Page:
The right-based approach has two elements: firstly, it implies conferring disabled people with the enforceable rights to protection against direct and indirect forms of discrimination. Secondly, positive action programmes should be designed to rectify the historical subordination of disabled people to their able-bodied environment.
Human rights based approach can be very powerful tool for legal protection of persons with disabilities. Human rights approach to address the problems of disabilities can confer the following advantages:
Firstly, it can afford greater level of protection to the disabled persons;
Secondly, human rights approach offers a better understanding of structural issues underpinning the problem of disability;
Thirdly, a human rights based approach can inform and guide the policies and laws on disability.
The movement of disability rights got concrete shape when the UN Convention on the Rights of Persons with Disabilities was adopted in 2006. The Convention was adopted in view of the fact that existing standards and mechanisms failed to provide adequate protection to the specific cases of persons with disabilities. This Convention is the first global binding treaty to comprehensively address the rights of persons with disabilities. The Convention outlines the civil, cultural, political, social and economic rights of persons with disabilities.
In essence, it elaborates in considerable detail the rights of persons with disabilities under international law and sets out a code of implementation for governments. The Convention spans a wide range of real-life issues including accessibility, personal mobility, health, education, employment, rehabilitation and participation in political life, equality, and non-discrimination. The Convention represents a 'paradigm shift' away from the medical model of disability, to human rights model, which views persons with disability as rights holders and respective members of our societies. There are several recurring themes throughout the Convention. First theme is inclusiveness in the community, which is a central element. A second theme, closely related to the first, is bringing about a change in attitudes and getting rid of stereotyping. A third theme is accessibility which includes physical accessibility to buildings, as well as accessibility in other ways, and providing accessible information and communication technologies.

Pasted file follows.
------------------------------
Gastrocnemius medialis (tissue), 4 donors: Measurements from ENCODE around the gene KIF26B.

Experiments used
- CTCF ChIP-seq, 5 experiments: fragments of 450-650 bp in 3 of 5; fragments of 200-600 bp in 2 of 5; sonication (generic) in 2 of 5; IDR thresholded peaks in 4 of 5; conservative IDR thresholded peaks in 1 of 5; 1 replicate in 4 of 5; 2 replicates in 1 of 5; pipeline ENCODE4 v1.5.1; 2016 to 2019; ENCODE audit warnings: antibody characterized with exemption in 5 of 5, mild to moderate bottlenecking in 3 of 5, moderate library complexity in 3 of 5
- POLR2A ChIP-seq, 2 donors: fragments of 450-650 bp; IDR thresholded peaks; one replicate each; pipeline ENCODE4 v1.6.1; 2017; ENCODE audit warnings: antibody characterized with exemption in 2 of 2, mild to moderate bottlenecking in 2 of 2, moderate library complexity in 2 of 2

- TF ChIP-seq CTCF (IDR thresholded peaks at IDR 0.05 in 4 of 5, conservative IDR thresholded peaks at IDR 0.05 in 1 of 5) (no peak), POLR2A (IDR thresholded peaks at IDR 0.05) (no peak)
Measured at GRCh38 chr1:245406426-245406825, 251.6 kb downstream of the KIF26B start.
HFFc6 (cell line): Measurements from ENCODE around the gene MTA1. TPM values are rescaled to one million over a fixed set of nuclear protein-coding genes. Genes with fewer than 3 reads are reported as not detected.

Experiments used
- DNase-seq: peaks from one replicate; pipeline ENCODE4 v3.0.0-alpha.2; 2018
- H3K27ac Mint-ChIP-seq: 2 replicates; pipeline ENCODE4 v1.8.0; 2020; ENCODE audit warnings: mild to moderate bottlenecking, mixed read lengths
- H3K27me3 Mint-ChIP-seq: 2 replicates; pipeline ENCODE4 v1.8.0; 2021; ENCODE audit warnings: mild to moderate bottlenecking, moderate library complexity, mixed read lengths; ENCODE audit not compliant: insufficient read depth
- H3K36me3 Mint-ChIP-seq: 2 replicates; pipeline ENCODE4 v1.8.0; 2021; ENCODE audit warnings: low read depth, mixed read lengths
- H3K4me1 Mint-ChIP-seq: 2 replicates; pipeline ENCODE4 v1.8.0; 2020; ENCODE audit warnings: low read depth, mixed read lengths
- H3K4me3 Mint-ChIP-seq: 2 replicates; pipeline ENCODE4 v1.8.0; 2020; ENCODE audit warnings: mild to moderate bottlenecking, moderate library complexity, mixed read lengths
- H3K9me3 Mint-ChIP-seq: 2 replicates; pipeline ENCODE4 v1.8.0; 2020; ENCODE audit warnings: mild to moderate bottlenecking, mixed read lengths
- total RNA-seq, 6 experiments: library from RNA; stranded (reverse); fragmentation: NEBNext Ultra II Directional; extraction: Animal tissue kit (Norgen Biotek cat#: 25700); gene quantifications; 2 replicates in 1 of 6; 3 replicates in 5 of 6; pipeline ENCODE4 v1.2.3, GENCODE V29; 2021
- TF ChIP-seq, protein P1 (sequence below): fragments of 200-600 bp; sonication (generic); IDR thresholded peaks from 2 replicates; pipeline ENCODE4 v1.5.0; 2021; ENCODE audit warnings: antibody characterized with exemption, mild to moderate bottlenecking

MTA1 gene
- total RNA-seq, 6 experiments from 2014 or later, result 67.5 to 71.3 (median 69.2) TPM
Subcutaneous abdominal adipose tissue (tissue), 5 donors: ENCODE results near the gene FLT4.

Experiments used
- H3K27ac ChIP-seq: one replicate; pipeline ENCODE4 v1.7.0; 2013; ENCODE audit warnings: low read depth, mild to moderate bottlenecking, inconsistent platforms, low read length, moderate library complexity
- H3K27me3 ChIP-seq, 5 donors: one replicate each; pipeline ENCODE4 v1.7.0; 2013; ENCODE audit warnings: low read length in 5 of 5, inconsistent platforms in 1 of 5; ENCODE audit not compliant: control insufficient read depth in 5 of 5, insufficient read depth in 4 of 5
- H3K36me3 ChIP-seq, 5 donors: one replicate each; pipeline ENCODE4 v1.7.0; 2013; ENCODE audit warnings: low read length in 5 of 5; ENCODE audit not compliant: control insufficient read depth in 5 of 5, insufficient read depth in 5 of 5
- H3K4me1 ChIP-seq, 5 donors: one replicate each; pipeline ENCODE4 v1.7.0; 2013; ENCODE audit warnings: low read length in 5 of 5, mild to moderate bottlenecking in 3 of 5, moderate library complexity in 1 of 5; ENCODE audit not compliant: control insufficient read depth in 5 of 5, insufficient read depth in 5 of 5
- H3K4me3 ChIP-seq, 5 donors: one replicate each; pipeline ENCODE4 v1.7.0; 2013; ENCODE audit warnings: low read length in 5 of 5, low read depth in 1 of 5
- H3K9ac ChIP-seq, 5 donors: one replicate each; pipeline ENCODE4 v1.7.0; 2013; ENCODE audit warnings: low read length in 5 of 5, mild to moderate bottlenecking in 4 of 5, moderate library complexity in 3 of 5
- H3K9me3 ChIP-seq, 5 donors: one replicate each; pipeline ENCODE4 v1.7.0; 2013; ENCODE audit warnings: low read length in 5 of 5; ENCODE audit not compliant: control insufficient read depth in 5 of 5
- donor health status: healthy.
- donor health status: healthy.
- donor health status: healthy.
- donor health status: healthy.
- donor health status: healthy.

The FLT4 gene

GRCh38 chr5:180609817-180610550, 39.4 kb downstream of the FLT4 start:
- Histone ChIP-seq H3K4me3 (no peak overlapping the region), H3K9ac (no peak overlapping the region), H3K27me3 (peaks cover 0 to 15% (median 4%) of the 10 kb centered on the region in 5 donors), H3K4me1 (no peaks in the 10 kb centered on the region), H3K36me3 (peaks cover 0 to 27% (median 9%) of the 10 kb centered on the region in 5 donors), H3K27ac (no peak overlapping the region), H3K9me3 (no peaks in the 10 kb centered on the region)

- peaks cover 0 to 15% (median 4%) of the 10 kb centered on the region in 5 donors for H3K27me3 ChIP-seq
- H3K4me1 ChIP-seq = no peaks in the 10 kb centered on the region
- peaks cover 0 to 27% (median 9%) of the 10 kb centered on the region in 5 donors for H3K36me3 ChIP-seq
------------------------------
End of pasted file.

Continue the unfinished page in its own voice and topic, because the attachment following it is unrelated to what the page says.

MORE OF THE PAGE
In Bangladesh, the Disability Welfare Act, 2001 remains main legal framework for ensuring well-being of the persons with disabilities. However, the Act has major deficiencies in terms of lack of accountability, lack of adequate representation of persons with disabilities or their self-organisations in the Committees, immunity from suit, scope of authorities to exercise arbitrary and undue power, and lack of permanent institutional mechanism. The Act clearly takes welfare-based approach and does not recognise the rights of persons with disabilities. While there is no point debating that the government has responsibility to ensure welfare of the persons with disabilities, rights-based approach should be figured prominently in the legal framework considering the evolving jurisprudence and international standards.
According to the Act, the National Coordination Committee appears to be focal point of action for welfare measures for persons with disabilities. The National Coordination Committee lacks an appropriate mechanism of accountability, as it is not responsible to any body for its activities. Tenure of the members of the Committee nominated from NGOs depends upon the sweet will of the government as the Government can relieve or terminate such membership anytime. The District Committees are required to submit annual reports to the Executive Committee, but the Executive Committee is not required to submit Reports to any body, nor is the National Committee required to submit its report anywhere. There is no provision in this Act, which provides for accountability for non-implementation of any scheme or step taken or not taken by any Ministry, any Committee, or any body authorised under the Act to deal with disability issues.